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Design of ground-supported floors

Traditionally ground-supported floor slabs have been designed by elastic methods, using equations developed by Westergaard in the 1920s that are still widely used. These design methods tend to be conservative and so the slabs produced are relatively thick and so assessment of deflections and other in-service requirements has not been necessary. As plastic methods of analysis have developed, so slabs have become thinner and factors such as deflections, load transfer across joints and crack control have to be considered as well as the load capacity of the slab.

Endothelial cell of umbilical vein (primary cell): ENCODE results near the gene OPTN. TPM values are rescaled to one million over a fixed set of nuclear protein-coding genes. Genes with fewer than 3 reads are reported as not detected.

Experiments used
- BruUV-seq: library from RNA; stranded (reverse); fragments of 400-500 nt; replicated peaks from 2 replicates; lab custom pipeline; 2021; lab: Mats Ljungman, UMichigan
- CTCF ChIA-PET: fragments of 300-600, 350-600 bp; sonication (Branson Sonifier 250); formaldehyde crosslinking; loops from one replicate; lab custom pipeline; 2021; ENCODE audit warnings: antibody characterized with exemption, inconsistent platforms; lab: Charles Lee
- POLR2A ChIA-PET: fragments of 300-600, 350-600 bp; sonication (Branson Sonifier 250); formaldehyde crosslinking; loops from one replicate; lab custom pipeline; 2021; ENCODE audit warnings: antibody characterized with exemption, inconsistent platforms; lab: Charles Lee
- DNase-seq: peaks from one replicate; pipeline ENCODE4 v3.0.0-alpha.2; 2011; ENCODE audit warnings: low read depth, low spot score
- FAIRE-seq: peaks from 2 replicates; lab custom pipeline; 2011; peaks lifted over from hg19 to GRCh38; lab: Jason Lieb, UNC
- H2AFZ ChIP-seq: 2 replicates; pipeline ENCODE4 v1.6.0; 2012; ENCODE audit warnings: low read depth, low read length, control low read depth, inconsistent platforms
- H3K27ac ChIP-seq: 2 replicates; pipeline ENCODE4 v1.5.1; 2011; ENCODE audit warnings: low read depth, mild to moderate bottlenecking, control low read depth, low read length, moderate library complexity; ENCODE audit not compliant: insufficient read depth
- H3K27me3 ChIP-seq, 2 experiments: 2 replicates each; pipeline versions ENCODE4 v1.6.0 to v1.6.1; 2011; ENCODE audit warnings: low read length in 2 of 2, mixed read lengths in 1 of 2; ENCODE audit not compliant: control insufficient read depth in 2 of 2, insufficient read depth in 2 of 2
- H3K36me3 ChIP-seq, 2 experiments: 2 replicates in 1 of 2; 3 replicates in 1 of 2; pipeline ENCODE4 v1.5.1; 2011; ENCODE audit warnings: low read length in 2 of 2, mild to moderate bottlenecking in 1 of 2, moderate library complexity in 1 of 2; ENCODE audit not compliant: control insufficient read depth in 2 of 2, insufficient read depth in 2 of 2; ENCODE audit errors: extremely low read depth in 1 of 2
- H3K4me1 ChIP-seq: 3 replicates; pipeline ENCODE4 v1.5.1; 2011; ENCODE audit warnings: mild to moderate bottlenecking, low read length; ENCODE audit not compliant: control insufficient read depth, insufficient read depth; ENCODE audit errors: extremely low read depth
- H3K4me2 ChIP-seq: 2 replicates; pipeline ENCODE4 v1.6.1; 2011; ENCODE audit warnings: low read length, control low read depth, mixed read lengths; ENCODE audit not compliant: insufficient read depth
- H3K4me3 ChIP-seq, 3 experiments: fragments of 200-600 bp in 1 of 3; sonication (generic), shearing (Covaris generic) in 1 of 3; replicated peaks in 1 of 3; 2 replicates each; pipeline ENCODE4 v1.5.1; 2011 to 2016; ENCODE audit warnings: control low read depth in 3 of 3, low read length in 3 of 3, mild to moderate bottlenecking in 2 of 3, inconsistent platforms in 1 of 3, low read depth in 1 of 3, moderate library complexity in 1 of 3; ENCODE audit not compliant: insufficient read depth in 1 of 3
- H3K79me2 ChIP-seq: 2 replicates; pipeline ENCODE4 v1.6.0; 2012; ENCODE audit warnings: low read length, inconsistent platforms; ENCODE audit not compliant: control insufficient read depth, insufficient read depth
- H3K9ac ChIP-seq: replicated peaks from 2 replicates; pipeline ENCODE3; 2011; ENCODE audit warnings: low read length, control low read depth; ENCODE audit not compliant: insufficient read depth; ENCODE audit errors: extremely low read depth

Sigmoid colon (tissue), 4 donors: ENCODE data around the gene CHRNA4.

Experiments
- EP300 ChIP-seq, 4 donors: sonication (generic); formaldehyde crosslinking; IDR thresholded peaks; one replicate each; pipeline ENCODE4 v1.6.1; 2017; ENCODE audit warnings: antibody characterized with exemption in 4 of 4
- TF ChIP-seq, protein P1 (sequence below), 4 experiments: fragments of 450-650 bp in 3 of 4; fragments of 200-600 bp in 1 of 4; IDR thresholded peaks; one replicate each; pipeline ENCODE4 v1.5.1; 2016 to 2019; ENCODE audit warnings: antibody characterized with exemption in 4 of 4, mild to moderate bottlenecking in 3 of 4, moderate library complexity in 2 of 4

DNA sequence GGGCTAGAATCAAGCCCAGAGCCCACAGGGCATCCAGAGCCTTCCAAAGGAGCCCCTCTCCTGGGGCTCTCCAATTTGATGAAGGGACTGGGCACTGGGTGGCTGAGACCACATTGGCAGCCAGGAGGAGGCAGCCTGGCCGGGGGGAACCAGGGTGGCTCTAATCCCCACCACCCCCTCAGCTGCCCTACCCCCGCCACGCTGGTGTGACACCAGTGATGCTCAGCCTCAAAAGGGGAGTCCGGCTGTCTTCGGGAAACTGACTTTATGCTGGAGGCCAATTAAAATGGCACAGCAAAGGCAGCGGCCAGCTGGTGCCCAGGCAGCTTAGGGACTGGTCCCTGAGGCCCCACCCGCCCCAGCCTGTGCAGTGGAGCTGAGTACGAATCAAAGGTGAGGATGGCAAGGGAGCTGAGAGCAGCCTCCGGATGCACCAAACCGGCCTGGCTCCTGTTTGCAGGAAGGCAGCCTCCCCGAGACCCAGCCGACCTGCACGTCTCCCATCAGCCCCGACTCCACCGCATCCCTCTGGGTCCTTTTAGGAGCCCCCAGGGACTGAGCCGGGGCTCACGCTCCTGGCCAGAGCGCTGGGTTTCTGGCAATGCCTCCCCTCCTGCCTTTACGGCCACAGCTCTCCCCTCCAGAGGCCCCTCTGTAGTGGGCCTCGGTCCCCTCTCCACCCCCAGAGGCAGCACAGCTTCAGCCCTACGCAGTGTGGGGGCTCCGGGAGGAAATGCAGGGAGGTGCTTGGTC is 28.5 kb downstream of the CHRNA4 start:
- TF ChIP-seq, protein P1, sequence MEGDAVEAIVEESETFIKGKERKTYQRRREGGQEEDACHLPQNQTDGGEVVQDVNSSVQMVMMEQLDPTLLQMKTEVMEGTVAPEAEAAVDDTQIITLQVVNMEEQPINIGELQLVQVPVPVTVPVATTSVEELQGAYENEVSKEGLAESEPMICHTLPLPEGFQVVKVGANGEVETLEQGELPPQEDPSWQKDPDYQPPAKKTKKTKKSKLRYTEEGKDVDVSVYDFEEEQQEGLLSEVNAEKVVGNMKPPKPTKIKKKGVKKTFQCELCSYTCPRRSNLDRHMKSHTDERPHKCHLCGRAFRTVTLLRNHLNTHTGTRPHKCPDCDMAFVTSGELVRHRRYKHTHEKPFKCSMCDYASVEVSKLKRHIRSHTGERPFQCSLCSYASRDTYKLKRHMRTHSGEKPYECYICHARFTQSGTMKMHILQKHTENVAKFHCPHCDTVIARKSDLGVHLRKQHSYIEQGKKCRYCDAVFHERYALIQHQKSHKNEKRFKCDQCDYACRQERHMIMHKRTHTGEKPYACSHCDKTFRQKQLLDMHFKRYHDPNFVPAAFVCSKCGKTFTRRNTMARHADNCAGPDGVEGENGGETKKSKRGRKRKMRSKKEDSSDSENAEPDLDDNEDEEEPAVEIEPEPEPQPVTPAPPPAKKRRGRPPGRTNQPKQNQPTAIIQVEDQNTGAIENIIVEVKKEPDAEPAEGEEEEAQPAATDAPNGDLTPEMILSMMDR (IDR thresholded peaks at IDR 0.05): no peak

The design approaches given in Technical Report 34, Concrete industrial ground floors consider both the ultimate and serviceability conditions. Equations are provided for:

    bending capacity under point loads, line loads and uniformly distributed loads
    load transfer across joints
    punching around concentrated loads
    deflections.

Slab design for bending is based on yield line theory. A principal requirement in the design of ground-supported slabs is the avoidance of cracks on the upper surface. Hence the moment capacity along the hogging yield lines is limited to the design cracking moment of the concrete. Punching is based on the approach for suspended slabs.


Acknowledgement: The Concrete Society


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Concrete for industrial floors
- guidance on specification and mix design - GCG1



TR34 Concrete industrial ground floors
a guide to design and construction - 4th Edition



Concrete industrial ground floors user expectations